Lion Air crash investigation reveals how pilots fought hard to save plane

Marsha Scott
November 29, 2018

"During (that) flight, the plane was experiencing a technical problem but the pilot chose to continue", Nurcahyo Utomo, aviation head at the National Transport Safety Committee, told reporters.

The pilot of a doomed Lion Air flight "fought continuously" against malfunctioning computers that were trying to force the plane's nose down before it crashed off Indonesia killing all 189 people on board, according to a preliminary report.

Pilots of the Boeing 737 struggled to control the aircraft after takeoff, according to a report from Indonesia's national transport safety committee.

The report unveiled fresh details of efforts by pilots to steady the 737 MAX jet as they reported a "flight control problem", including the captain's last words to air traffic control asking to be cleared to "five thou" or 5,000 feet.

The plane's angle-of-attack sensor - that measures the angle between the wings and the flow of air - encountered problems and was replaced the day before the crash.

"The Digital Flight Data Recorder (DFDR) recorded a difference between left and right Angle of Attack (AoA) of about 20° and continued until the end of recording".

The information was taken from the flight data recorder and appeared to back investigators' theories that the on-flight computers were to blame for the tragedy.

The maneuvering characteristics augmentation system (MCAS) - an automated modification new to the model that crashed - activated and directed the jet's nose down to prevent a stall, Nurcahyo said.

Similarly to what occurred a day later, the Boeing 737 MAX 8 also ended up being automatically pitched nose down, but the flight crew shut down the MCAS (the anti-stall system) and continued the flight manually, landing "without incident".

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The plane experienced technical problems in four earlier flights. "This condition is considered as un-airworthy condition" and the flight should have been "discontinued".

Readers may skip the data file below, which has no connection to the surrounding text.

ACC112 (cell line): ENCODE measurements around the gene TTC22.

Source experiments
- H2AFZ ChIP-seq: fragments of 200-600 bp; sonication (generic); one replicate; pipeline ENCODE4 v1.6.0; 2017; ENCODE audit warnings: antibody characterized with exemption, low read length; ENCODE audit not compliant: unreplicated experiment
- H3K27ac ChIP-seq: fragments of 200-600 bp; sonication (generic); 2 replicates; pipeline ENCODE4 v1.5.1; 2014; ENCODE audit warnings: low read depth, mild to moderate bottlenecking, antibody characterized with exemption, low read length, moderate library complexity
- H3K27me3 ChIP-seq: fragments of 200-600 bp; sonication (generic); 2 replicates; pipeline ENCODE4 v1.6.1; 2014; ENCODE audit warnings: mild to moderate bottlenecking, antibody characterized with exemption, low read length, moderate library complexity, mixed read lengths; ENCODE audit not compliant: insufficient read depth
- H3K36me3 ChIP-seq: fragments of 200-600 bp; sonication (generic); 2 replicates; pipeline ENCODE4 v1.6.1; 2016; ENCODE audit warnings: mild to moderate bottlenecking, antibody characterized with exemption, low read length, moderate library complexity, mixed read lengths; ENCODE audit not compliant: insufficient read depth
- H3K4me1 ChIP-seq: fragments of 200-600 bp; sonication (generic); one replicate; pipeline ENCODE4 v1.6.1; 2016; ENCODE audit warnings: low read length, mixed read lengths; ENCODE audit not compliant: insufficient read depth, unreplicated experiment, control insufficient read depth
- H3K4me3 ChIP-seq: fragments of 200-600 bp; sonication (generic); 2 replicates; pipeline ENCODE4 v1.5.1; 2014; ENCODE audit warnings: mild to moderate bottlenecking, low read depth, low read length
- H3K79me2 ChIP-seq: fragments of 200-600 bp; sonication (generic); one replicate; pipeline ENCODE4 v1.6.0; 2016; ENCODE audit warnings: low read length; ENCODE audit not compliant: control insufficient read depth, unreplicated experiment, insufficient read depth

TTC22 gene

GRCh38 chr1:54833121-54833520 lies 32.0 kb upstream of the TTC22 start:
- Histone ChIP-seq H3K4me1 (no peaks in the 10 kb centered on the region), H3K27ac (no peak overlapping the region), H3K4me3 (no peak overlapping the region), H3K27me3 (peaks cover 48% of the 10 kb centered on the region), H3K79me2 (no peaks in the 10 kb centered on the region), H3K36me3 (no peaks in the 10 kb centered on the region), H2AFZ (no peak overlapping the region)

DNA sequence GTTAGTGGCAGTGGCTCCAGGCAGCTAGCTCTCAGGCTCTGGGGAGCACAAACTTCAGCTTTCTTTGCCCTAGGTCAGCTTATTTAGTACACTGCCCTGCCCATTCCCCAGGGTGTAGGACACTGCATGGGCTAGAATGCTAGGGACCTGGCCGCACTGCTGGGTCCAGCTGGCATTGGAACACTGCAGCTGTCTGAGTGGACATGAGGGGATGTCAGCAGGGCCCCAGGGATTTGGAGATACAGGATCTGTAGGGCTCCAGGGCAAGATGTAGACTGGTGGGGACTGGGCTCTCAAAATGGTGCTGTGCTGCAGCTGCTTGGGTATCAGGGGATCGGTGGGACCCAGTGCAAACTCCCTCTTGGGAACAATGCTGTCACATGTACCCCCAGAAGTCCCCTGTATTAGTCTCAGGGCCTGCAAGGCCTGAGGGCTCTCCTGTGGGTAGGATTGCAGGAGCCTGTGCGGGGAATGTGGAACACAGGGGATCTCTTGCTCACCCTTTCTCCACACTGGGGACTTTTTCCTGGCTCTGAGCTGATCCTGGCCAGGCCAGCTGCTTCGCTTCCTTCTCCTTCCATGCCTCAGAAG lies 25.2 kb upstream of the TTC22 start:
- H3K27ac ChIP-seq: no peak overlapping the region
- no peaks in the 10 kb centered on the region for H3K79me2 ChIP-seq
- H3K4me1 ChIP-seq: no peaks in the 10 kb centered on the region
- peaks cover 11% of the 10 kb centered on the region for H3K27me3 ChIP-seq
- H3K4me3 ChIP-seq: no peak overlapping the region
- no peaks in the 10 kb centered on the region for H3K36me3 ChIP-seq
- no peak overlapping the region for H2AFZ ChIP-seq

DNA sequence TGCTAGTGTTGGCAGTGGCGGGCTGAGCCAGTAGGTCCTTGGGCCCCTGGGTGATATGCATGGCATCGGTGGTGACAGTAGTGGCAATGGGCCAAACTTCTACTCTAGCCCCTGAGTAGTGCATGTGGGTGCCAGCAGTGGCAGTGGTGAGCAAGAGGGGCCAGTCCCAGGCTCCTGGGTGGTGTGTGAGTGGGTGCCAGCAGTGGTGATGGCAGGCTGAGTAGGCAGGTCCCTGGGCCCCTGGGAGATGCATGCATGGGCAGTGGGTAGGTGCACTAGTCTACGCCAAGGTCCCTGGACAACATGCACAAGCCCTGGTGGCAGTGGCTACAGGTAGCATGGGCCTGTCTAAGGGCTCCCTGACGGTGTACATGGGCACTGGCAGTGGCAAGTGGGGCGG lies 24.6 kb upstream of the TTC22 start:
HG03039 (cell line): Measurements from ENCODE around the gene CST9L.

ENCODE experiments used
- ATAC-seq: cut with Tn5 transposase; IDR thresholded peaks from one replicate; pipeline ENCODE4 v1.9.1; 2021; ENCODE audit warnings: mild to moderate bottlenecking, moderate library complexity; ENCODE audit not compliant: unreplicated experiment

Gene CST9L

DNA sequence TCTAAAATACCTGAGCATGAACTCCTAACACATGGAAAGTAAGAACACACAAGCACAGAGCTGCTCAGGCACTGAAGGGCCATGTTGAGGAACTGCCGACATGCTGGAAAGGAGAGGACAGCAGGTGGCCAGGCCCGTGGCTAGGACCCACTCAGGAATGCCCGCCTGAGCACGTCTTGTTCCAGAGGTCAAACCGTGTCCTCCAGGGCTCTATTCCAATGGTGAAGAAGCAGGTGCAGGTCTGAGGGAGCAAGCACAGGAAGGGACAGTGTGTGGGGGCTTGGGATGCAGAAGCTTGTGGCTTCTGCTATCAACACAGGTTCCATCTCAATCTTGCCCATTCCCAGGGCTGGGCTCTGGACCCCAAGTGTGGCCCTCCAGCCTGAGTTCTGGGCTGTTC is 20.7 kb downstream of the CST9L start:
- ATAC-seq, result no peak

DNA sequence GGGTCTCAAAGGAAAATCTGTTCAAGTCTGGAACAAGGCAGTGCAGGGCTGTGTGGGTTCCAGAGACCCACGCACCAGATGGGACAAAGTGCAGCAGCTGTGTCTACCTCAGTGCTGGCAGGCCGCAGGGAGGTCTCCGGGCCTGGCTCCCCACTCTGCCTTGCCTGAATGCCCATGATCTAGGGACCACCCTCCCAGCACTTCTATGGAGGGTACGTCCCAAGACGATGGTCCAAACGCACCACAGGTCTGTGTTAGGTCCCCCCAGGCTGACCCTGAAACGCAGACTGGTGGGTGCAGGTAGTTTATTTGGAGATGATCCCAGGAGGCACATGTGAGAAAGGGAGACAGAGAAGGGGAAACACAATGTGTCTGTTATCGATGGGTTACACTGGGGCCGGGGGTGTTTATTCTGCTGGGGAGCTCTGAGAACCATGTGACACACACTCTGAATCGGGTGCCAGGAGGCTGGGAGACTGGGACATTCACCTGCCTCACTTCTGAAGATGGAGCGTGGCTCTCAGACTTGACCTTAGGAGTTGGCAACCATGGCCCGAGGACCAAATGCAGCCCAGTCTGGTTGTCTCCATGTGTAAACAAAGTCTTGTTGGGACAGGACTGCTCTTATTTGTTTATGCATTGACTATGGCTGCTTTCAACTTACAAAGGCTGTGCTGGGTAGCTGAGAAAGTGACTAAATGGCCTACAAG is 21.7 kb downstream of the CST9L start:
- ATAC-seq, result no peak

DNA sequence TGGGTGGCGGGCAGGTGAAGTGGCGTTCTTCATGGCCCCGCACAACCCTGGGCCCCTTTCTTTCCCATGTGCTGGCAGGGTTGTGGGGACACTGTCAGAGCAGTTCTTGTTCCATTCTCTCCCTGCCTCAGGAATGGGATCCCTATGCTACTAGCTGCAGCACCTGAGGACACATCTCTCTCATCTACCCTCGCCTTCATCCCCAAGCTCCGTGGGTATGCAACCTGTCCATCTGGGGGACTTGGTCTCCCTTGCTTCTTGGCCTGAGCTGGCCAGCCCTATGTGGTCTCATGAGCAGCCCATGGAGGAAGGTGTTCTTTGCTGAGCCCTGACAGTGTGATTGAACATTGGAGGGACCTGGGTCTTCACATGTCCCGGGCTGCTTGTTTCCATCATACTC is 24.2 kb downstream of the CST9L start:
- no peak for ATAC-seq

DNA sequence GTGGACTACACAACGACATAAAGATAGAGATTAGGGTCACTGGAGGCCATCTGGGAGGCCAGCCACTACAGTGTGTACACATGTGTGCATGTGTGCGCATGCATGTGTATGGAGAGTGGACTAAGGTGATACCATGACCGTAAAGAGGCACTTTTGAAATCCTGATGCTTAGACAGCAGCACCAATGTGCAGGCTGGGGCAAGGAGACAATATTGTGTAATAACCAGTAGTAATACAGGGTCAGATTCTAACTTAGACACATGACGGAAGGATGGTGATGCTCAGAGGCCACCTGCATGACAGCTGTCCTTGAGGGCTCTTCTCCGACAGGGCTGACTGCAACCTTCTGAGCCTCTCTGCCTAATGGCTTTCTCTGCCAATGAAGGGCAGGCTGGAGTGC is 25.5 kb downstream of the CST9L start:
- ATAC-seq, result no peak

The flight, a Lion Air Boeing 737 jet, crashed while travelling between Bali and the Indonesian capital of Jakarta.

"This corner of the performance charts is called the "coffin corner", said Mary Schiavo, an aviation lawyer and former inspector general of the U.S. Transportation Department, "and good pilot training teaches you how to get out of coffin corner, but did these pilots realise the plane itself was putting them in coffin corner?" "It is too early to conclude". The report repeats recommendations that pilots be better versed in emergency procedures aware of past aircraft problems. The findings were part of a preliminary report prepared by investigators looking into what caused a Boeing 737 Max passenger jet to crash minutes after takeoff on October 29.

However, during the 29 October flight, the plane's automatic anti-stalling system repeatedly forced the plane's nose down, even when the plane was not stalling - possibly due to a faulty sensor, the report said.

Pilots however say the control column behaves differently in certain conditions, which could confuse pilots who have flown the earlier model.

The issue was reported, addressed and deemed solved after testing.

The report advised that Lion Air ensure it follows proper operating procedures to improve its "safety culture and to enable the pilot to make proper decisions".

"When it comes to faulting, I don't know, our job isn't to find faults", National Transportation Safety Committee investigator Nurcahyo Utomo said at a news conference Wednesday.

Indonesia plans to bring in a ship from Singapore able to stay in position without dropping anchor, to help with the search.

Other reports by MaliBehiribAe

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